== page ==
During the interwar period, a group of young mothers in Brisbane started a circle that was dedicated to fostering interest in the recently introduced concept of kindergarten education. The onset of the Second World War saw this burgeoning interest quickly change to demand, as many women joined the war effort from home.
The Second World War was an important milestone in Brisbane City Hall’s history as the building became the city’s home-front hub. The beginning of this involvement was a public meeting held in City Hall that focused on organising the voluntary war effort of Queensland women.
Throughout the 1940s, City Hall hosted patriotic rallies and march-pasts as well as morale-boosting dances. The building underwent minor renovations to repurpose spaces that accommodated a range of home front activities, including housing voluntary organisations and air raid shelters.
Many of the women contributing to the war effort on the home front were employed or volunteering with civilian war organisations based in the city. In response to this growing female workforce, City Hall opened a Mother’s Room in 1942.
Alongside rising numbers of working mothers were increases in ‘service-widows’, resulting from the ongoing conflict in the Pacific. It was a time of great uncertainty, with many women feeling overwhelmed at the task of raising children alone. In 1943 a committee of voluntary workers from Mothercraft, Creche and Kindergarten launched a fundraising appeal for a day nursery in the city. The committee raised 3,200 pounds in just over six weeks, with the support of the Courier-Mail and radio station 4BC, and in June the Kindercraft nursery opened in Queen Street.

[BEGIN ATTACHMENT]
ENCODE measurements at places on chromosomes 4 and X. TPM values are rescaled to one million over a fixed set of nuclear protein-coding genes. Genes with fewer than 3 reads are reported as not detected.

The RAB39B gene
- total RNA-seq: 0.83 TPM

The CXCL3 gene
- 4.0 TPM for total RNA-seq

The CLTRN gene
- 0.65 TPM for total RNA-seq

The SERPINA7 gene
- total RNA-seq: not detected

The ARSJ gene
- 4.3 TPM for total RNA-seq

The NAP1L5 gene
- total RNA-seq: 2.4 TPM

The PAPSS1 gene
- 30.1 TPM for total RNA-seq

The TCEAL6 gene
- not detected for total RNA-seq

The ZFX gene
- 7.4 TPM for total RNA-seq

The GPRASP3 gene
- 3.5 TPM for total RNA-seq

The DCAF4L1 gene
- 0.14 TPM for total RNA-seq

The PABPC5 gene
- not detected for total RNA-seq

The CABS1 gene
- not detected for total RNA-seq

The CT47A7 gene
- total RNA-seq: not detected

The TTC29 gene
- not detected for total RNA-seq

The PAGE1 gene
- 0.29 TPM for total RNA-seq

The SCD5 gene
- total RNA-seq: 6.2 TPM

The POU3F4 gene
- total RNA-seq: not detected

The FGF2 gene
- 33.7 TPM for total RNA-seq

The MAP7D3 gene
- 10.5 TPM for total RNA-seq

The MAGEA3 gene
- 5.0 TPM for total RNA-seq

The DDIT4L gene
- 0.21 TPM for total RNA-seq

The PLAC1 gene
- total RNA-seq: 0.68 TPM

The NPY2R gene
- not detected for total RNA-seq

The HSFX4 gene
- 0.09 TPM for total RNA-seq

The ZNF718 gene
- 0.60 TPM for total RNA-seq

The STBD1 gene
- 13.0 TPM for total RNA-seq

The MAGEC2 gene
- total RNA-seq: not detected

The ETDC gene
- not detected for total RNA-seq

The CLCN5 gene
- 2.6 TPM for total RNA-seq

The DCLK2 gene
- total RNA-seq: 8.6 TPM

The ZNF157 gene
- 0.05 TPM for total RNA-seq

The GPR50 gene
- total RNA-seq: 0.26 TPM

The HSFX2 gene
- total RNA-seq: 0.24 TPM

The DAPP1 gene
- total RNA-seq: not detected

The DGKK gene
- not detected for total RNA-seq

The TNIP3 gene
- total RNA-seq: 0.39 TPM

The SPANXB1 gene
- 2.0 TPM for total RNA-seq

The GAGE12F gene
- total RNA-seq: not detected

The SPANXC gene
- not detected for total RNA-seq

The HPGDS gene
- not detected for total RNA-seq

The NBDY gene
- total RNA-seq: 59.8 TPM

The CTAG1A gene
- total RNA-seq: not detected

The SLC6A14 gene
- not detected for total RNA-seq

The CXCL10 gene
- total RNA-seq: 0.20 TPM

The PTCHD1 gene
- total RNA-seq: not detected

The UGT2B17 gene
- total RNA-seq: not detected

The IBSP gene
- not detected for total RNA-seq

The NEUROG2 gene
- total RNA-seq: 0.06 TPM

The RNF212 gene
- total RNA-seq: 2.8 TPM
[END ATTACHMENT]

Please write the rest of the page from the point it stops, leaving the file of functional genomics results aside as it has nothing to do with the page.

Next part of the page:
Opening to a queue of over 60 women on its first day, this new nursery quickly reached capacity and highlighted a demand for further support. In 1945 Kindercraft was relocated to Level 3 of City Hall, with 16,675 children enrolled in its first year. This relocation made Kindercraft the first civic nursery in Australia, largely staffed by volunteers. Despite being a hub for the war effort, City Hall was still the seat of local government and the early recognition of childcare as a municipal function was well ahead of any general acceptance of the need for childcare in Australia.
Described as the ‘third-floor rooftop’, Kindercraft evokes fondness in Brisbane’s collective memory. For many, time at the centre is their earliest memory of formal childcare. Kindercraft operated until 2009, with City Hall undergoing a significant three-year restoration in 2010.
Following the restoration, in 2013 the space on Level 3 became home to a purpose-built gallery for Museum of Brisbane, where children continue to receive educational experiences and have fun with friends. The legacy of Kindercraft and the place it has in Brisbane’s history forms a special part of the Museum’s story, and the stories that we share on Level 3 today.